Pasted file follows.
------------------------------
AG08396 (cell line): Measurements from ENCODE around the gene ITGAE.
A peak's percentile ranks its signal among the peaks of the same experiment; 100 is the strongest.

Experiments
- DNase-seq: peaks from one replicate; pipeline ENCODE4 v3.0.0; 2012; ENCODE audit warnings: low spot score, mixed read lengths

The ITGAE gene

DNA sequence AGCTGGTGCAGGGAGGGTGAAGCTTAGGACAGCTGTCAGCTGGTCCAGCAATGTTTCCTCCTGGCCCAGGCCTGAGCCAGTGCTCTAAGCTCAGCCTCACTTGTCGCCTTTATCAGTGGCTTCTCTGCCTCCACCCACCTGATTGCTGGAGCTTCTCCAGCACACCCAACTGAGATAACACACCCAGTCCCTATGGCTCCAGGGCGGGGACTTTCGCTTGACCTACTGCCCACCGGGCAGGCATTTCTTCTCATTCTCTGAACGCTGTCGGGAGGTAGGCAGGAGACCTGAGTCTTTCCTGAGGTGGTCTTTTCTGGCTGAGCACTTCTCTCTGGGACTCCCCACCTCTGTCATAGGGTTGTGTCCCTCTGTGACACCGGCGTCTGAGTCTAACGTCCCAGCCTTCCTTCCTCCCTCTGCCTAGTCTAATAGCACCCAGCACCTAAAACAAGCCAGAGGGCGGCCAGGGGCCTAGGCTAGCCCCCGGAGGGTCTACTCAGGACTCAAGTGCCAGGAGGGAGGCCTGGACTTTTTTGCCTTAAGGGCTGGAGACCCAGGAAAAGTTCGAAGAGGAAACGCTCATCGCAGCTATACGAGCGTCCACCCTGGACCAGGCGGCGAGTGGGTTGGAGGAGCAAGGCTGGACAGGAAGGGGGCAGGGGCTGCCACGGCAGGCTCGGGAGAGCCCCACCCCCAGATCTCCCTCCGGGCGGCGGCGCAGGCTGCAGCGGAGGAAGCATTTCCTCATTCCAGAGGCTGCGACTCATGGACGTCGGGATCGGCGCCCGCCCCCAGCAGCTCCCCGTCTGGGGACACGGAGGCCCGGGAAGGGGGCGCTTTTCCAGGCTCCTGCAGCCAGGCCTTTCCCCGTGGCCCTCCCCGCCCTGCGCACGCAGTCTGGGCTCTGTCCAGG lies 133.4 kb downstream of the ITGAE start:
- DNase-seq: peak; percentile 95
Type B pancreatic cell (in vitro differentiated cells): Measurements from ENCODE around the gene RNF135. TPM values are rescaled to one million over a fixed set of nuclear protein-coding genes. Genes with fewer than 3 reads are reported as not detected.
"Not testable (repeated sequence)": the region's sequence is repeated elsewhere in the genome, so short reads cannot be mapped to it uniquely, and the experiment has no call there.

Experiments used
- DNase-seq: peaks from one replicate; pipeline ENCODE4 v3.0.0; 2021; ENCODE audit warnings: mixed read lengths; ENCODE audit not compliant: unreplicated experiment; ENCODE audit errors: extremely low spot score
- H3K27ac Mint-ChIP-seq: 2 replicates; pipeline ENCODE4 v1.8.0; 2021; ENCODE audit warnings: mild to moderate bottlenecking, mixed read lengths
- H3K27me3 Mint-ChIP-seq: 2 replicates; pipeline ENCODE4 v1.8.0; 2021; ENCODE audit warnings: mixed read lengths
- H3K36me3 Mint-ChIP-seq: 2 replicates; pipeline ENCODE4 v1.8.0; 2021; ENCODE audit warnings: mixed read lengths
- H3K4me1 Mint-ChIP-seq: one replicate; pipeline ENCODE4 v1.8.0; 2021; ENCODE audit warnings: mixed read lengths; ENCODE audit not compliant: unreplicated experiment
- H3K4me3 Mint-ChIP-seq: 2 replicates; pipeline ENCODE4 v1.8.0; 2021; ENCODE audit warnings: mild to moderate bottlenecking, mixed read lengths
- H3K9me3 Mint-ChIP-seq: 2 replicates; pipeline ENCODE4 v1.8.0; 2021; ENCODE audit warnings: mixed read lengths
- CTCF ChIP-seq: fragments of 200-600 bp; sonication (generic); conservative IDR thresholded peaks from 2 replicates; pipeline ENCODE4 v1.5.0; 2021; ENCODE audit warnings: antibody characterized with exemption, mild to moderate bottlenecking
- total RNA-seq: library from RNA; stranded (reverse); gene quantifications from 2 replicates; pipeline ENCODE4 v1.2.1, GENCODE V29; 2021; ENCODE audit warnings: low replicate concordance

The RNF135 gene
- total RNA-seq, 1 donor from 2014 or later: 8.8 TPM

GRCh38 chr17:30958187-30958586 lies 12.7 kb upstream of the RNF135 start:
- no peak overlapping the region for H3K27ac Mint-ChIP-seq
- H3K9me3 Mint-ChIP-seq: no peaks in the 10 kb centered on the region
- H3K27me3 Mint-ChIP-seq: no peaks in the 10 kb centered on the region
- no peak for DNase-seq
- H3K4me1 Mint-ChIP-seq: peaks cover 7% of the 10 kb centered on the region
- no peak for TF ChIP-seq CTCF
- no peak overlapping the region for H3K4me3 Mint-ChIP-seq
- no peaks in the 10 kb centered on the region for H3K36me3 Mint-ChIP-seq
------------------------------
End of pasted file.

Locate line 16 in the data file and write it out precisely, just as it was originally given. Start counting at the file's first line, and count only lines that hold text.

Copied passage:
- H3K4me3 Mint-ChIP-seq: 2 replicates; pipeline ENCODE4 v1.8.0; 2021; ENCODE audit warnings: mild to moderate bottlenecking, mixed read lengths